We emphasize that the mechanism for microbiome-based modulation of immune responses described herein is based on sequence homology between specific microbiome sequences and potential epitope sequences from allergens, pathogens or autoantigens. As such, this is different and distinct from other general means by which the microbiome has been described to modulate immune responses. Bacteria present in the microbiome secrete soluble factors and metabolites and these bioactive compounds affect the function of intestinal epithelium and mucosal immune cells, resulting in production of cytokines and related factors [29, 30]. Microbiome antigens and metabolites have been proposed to induce peripherally derived regulatory T cells. TGFβ, retinoic acid, microbial antigens and microbial metabolites promote differentiation and expansion of the peripherally derived Tregs from naive CD4+ T cells [29, 30]. The antigen specificity of these Tregs has not been established, and it is unclear how many of those are microbiome specific, and for which antigens and peptides.
In addition, and in parallel to general immunomodulatory effects, we propose an analogous mechanism based on sequence similarity and molecular cross-reactivity. Indeed, microbiome antigens would be expected, like any other antigen (self or pathogen), to be processed by host APCs which will result in the generation of HLA bound peptides. Furthermore, these peptides are not expected to be presented in the thymus during early ontogeny and would therefore not be subject to central tolerance, and would thus have the potential of being recognized as non-self epitopes. Yet, under normal conditions these microbiome-derived epitopes are not associated with effector type responses, presumably because of peripheral tolerance mechanisms. We propose herein that these mechanisms controlling and regulating potential responses to HLA class II bound and microbiome-derived peptides generated by antigen processing of the microbiome microorganism must necessarily extend to highly homologous epitopes encoded in other protein sequences of pathogen, allergen or autoantigen origin. We propose that the microbiome influences the host immune reactivity both by general immunomodulatory mechanisms and antigen-specific modulation of immune responses, and that both mechanisms act in parallel and in a potentially synergistic fashion. Microbial sequence similarities in subsequent heterologous T cell responses may have profound clinical implications on several levels: (i) heterologous T cell immunity between microbes and self-antigens may extend the concept that (early life) exposure to certain microbes favors the development of clinical immunological tolerance. In addition to unspecific effects promoted by microbial compounds and metabolites, here we propose an additional strategy on the level of T cell specificity. (ii) Dependent on the local cytokine milieu this level of cross-reactivity may also result in an inflammatory response. This is an unexpected finding which has also been recently described by Atarashi et al.. This observation suggests that microbiome-specific T cells normally exist in the peripheral T cell repertoire, and depending on the additional milieu and context may exert an inhibitory tolerogenic effect, or on the contrary in particular conditions have an inflammatory effect. Here we have used IFNγ and IL-10 as surrogates for tolerogenic and inflammatory types of immune responses. Whether the inflammatory type is solely dependent on IFNγ remains to be investigated.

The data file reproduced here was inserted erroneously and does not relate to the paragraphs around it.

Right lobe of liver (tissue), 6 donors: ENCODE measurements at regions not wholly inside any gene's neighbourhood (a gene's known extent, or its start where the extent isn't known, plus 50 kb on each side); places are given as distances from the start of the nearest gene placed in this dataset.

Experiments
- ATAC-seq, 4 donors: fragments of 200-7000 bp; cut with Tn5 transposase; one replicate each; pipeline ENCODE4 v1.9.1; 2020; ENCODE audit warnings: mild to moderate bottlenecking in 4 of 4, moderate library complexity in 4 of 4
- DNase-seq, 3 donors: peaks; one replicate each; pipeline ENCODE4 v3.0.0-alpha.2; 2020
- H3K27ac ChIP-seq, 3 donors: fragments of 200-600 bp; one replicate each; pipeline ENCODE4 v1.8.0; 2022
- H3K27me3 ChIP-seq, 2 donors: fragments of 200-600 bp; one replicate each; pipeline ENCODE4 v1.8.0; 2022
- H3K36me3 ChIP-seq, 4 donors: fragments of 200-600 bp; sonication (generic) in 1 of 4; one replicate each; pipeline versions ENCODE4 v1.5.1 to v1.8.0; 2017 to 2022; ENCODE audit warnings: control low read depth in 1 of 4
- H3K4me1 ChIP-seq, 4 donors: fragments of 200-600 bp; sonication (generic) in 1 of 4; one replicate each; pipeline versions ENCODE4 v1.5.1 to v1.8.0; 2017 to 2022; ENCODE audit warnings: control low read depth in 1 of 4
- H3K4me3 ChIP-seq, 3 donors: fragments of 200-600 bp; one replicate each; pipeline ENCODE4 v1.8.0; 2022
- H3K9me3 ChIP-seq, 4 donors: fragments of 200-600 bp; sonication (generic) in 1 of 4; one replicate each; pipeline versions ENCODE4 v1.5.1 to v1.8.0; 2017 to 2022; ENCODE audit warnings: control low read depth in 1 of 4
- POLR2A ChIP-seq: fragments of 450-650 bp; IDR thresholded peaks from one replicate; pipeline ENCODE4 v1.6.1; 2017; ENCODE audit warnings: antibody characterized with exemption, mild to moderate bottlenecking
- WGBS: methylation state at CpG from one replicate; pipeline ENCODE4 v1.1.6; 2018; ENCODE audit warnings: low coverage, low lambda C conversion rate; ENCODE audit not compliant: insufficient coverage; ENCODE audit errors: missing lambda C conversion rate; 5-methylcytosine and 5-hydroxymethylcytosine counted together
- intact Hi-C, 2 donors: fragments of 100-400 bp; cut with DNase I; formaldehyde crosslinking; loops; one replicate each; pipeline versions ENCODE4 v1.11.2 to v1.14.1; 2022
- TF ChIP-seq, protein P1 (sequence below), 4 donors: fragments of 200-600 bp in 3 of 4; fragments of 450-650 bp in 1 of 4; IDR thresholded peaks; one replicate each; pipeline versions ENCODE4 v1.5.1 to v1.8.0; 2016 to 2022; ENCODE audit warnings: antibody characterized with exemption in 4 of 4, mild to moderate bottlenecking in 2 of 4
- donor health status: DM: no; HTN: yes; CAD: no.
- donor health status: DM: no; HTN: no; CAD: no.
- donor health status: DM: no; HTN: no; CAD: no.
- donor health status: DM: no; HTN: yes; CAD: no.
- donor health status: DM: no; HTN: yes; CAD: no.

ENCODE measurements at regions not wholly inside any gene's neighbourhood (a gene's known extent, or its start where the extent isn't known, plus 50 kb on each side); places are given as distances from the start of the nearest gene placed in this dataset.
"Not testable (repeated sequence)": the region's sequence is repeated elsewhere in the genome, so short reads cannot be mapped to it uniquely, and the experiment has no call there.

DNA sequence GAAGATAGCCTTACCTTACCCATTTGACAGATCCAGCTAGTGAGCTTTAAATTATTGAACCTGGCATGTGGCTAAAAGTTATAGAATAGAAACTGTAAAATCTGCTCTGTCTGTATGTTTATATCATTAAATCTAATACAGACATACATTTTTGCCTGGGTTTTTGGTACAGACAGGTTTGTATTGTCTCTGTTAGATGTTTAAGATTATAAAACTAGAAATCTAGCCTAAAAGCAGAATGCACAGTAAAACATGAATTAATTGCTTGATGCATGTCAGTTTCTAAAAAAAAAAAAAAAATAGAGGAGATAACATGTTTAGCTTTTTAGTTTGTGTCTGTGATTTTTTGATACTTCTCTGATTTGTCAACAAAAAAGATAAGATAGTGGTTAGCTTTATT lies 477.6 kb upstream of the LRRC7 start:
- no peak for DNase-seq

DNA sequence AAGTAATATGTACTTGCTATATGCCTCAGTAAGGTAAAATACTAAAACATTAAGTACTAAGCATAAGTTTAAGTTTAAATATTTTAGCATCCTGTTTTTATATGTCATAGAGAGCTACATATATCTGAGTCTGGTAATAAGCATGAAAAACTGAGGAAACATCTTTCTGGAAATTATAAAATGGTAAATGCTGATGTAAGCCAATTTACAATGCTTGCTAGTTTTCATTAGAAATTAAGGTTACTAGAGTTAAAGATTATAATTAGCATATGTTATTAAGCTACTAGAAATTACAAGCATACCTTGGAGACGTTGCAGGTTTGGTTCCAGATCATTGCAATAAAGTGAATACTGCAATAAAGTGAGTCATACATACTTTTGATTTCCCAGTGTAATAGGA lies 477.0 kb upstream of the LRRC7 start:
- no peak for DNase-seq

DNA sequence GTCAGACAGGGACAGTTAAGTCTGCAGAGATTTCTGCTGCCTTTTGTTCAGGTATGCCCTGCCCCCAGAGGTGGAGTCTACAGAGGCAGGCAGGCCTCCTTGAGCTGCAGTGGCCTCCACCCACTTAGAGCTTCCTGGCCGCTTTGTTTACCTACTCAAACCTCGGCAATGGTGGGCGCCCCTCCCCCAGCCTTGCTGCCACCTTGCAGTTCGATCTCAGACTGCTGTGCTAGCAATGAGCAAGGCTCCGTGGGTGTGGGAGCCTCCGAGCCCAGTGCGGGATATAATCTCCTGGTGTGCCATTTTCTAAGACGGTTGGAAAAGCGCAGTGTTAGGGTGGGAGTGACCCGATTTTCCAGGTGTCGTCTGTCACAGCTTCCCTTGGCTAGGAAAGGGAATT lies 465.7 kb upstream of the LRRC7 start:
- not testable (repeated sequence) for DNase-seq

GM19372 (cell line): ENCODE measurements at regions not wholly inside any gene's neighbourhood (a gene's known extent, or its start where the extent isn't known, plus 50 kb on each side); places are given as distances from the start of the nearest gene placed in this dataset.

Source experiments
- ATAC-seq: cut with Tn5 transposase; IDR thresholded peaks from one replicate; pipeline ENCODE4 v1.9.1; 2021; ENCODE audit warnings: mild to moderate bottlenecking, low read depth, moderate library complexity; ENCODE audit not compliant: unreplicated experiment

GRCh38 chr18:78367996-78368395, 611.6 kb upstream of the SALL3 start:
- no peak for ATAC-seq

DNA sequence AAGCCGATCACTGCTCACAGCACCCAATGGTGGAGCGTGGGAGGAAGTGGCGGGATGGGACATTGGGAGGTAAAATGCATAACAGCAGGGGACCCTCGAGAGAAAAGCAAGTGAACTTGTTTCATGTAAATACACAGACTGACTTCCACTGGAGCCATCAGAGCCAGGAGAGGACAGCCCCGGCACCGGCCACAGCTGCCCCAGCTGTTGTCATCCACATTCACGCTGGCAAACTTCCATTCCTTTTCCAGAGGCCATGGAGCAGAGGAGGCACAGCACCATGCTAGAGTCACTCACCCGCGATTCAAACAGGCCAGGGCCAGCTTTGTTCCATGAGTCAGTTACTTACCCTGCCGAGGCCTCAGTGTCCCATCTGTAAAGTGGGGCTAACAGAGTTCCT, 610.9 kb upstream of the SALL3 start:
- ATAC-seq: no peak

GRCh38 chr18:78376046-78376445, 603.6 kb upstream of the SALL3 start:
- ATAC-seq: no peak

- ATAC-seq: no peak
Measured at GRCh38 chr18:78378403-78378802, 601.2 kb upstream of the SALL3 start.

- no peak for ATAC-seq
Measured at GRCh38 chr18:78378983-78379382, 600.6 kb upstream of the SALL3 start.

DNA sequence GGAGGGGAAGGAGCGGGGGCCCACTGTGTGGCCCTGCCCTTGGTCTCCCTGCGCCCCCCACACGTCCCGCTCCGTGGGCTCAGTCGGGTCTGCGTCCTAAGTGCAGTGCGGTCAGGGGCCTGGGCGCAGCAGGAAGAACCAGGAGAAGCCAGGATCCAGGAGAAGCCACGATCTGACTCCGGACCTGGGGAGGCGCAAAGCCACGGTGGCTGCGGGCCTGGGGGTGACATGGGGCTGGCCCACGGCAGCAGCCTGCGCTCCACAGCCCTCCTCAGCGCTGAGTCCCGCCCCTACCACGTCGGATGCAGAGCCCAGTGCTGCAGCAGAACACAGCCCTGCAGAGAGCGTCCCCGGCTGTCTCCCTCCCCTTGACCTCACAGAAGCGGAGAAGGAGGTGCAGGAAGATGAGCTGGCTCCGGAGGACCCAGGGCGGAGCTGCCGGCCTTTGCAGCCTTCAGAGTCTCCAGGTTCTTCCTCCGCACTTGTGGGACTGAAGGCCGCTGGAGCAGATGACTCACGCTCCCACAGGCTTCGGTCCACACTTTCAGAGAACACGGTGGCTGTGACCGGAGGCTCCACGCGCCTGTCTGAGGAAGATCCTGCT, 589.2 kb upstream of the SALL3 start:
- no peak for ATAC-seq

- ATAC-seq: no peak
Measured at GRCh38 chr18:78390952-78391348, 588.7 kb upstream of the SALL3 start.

In our study, we did not assay for IL-4 or IL-5. However, most of the curated allergen epitope sets from the IEDB (all previously published data), and in particular the cockroach epitopes analyzed in more detail here, have been defined as allergen-specific epitopes on the basis Th2 cytokine production (among them IL-4 and IL-5). Assaying for a broader set of cytokines would be of interest, an in this context, also assaying for IL-17 would be of significant interest.
One additional point to clarify is whether the distribution of HLA class II influence the responses to antigen peptides. The HLA class II alleles are extremely diverse. The sample size of 10 individuals investigated here is therefore too small to draw any conclusions regarding whether certain alleles influence the responses. Future studies would be necessary to directly address this point.
We also examined whether microbiome modulation of antigen specific responses would be HLA class II-specific, or would also extend to HLA class I. Preliminary analysis did not detect significant effect in the case of known class I epitopes (data not shown). This result is in agreement with the hypothesis that the effects detected are based on the internalization and presentation of microbiome derived epitopes through the exogenous HLA class II presentation pathway.
In the present study, no non-inflammatory, non-tolerogenic peptides were tested. These peptides could represent a useful control since they would be expected to be associated with an intermediate response pattern.